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Thread: Hide glue?

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    Hide glue?

    I have a bottle of "Old Brown Glue" whose "Best before" date is March 2017. I think that it's still good to use within a reasonable time frame after that date but I've never used hide glue.

    The label says that the glue viscosity is best between 100-140 fahrenheit but my stuff is a bit less viscous than honey, flows freely, and sure doesn't need heating to work with it.

    Thoughts and suggestions please.

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    Re: Hide glue?

    Try it on some scrap, see what happens. Won't hurt nothing. I have used hide glue. The real stuff that takes heating in a double boiler (I use a hot plate, metal teapot, and a tin can.) Never tried your stuff. Just give it a go.
    Berta

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    Re: Hide glue?

    Depending on how you have stored it it would still be good.
    Nothing beats a try but a failure, failure is an opportunity to learn.
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    Re: Hide glue?

    Quote Originally Posted by Berta View Post
    Try it on some scrap, see what happens. Won't hurt nothing. I have used hide glue. The real stuff that takes heating in a double boiler (I use a hot plate, metal teapot, and a tin can.) Never tried your stuff. Just give it a go.
    +1. Seems like I read a blurb from a chemist at Franklin who said their liquid hide glue will keep a whole lot longer than the date on the bottle. Seems like he/she said to pour out a glob on a board overnight and see if it's hard the next day. If so you're good to go....

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    Re: Hide glue?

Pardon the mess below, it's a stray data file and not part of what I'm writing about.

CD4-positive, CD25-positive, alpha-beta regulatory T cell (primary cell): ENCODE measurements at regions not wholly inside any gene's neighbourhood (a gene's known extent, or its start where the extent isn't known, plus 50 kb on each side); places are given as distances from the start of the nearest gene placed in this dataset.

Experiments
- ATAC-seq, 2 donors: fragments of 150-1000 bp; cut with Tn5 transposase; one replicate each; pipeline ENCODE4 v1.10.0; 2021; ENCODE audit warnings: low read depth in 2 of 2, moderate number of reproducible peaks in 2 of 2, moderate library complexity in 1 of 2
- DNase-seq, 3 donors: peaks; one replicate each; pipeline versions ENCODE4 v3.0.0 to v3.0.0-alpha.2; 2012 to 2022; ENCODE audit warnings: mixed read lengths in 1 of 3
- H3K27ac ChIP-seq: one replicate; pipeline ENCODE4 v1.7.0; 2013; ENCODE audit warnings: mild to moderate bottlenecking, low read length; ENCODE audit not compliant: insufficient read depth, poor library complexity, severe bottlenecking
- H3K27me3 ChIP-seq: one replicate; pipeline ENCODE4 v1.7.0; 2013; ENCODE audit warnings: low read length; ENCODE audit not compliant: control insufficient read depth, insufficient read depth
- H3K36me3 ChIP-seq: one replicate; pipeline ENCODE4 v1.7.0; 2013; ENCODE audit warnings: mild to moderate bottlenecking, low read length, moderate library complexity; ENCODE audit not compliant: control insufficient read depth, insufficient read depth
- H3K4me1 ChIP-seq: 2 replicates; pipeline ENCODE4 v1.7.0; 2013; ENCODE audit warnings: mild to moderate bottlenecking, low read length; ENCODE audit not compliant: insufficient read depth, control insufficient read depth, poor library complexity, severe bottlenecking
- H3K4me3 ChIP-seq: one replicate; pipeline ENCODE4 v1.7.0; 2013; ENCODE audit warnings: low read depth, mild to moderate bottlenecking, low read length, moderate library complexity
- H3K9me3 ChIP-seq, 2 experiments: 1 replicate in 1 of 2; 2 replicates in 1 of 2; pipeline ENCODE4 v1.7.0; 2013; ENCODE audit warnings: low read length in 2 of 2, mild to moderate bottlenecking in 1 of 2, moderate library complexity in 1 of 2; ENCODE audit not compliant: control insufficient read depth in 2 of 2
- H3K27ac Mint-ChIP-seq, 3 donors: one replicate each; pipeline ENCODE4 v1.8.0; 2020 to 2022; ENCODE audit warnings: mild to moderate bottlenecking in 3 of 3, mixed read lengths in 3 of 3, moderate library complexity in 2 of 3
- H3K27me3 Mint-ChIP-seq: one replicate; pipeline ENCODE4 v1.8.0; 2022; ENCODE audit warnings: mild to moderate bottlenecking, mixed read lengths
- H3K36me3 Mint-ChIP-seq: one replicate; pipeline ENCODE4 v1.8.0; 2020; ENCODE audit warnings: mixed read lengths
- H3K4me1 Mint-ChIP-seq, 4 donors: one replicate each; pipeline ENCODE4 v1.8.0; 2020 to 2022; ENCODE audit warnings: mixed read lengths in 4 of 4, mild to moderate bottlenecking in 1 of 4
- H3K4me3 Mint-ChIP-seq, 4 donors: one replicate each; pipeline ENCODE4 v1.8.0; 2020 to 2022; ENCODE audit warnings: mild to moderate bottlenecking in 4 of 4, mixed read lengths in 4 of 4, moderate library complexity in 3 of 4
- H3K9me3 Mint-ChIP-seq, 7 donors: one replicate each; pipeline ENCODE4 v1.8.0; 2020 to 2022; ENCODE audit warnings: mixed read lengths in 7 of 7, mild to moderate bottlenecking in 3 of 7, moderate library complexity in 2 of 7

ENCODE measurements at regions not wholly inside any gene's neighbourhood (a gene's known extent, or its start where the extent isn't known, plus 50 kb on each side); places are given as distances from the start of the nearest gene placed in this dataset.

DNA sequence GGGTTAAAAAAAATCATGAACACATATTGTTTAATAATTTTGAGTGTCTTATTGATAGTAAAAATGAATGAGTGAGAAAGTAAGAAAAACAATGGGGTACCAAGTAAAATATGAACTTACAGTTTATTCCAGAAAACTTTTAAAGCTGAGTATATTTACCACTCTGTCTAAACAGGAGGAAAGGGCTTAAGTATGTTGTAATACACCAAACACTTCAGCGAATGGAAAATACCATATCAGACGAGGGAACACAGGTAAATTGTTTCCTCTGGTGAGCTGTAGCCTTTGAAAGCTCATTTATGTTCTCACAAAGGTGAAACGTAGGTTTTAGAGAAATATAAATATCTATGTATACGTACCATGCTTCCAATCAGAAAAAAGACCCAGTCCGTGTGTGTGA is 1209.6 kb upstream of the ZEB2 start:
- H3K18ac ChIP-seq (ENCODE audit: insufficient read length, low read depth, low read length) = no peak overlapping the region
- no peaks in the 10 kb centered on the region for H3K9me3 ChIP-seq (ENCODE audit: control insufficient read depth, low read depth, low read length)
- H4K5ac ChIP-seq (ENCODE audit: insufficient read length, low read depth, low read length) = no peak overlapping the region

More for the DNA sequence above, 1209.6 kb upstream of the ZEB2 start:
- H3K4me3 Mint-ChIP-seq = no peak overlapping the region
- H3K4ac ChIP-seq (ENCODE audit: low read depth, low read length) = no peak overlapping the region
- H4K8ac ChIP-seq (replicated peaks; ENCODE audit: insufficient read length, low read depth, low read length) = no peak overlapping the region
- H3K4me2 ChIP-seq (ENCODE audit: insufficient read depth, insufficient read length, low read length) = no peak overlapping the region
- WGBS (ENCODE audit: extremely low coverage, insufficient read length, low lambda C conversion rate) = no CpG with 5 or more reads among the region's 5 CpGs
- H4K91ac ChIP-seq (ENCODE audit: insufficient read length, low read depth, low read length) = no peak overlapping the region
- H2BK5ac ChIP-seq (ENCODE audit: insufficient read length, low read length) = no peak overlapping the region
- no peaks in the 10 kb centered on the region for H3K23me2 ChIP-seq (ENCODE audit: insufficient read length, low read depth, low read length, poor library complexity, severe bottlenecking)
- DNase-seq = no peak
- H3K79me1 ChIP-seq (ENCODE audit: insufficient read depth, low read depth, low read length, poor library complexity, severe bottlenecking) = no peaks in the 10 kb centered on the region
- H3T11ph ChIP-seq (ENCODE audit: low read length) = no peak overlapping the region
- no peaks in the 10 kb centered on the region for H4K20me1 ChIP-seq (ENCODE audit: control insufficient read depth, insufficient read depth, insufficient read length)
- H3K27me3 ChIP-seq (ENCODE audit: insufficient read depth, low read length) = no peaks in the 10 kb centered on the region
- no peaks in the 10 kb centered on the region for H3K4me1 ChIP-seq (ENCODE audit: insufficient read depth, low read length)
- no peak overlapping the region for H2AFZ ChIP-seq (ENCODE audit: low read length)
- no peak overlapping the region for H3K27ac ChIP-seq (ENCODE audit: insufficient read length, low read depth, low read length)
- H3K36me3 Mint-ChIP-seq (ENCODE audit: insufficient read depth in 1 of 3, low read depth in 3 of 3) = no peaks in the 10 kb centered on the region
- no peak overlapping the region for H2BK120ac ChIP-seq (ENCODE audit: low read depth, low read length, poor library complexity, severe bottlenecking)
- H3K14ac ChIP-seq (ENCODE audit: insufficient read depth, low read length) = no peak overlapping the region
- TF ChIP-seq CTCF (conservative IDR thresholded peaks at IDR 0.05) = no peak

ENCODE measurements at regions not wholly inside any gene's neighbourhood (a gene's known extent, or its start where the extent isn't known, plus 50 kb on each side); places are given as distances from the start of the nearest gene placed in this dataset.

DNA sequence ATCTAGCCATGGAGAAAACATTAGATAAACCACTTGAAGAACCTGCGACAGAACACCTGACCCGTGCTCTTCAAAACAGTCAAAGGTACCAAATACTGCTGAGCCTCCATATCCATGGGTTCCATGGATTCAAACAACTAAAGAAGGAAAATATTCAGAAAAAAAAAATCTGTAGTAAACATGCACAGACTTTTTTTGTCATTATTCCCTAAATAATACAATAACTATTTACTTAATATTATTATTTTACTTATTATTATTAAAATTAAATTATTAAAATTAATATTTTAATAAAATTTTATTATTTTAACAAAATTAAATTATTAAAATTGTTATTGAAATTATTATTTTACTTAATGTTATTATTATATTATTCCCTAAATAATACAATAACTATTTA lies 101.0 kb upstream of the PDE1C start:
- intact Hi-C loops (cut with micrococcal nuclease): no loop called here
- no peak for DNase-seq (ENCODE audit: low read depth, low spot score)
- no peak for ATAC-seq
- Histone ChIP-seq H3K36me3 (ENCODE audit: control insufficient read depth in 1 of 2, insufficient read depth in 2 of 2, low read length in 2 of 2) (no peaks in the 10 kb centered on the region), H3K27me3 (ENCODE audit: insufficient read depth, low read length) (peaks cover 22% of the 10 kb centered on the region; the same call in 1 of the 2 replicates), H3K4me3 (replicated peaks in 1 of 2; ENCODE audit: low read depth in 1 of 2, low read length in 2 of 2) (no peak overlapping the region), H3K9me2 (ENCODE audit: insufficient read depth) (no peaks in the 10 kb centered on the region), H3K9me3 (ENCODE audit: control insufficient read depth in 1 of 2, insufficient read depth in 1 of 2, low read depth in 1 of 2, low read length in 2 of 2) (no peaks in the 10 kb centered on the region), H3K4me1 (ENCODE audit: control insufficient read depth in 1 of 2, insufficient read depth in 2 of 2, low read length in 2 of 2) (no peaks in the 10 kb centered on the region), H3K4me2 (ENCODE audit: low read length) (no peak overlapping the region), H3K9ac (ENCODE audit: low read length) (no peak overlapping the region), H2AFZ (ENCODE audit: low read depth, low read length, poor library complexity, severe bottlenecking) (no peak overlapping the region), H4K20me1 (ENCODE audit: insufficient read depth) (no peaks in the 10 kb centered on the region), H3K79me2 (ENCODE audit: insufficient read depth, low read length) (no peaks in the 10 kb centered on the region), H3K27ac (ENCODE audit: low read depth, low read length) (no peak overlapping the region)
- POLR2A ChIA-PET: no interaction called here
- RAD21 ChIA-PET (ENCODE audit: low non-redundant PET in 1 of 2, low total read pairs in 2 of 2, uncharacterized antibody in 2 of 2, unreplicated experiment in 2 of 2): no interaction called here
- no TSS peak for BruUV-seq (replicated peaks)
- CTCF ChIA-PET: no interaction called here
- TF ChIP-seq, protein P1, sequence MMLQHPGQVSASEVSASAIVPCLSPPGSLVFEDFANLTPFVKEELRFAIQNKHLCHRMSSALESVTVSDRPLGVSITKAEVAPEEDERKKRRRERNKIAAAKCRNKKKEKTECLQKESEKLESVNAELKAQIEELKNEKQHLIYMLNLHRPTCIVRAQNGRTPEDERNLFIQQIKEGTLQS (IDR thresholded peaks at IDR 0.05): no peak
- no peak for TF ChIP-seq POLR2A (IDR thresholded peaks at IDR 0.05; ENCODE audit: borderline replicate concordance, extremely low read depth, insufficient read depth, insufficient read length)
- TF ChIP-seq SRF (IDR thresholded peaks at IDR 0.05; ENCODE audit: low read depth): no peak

OBG flows nicely anywhere north of 75, so its consistency wouldn't necessarily be an indicator of a problem. I like to use it around 80-90F... I find the recommended temp to be too runny.

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    Re: Hide glue?

    The Old Brown Glue web site has more information. It will last longest if stored in the refrigerator. Patrick says that the smell will be a good indicator if it's too old. This is animal protein so you should know if it smells bad.

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    Re: Hide glue?

    Jeff, What are you using this glue for? I would mock up a similar joint and see what it does for you after it cures for adequate time.

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    Re: Hide glue?

    Thanks to all for your replies and advice. My old bottle of "Old Brown Glue" (best by date, March, 2017) has very little odor and it's not a bad odor at all. The OBG website says their warranty ends on the best by date but some batches have remained good for up to 2 years so it's use at your own risk.

    I'll eventually use the glue on this shop stool but I've gotta fit the stretchers first.



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    Re: Hide glue?

    I don't want to "hack" Jeff's thread, but I have a related question.

    As Jim Wallace mentioned, I stored mine in the refrigerator.
    I thought I had ruined it as it was nearly solid for hours!
    I waited until the next day to use it, and it seemed fine, but I wanted to know if anyone knows if this is a "normal" thing and how quickly you should expect to be able to use the glue after taking it out of the refrigerator.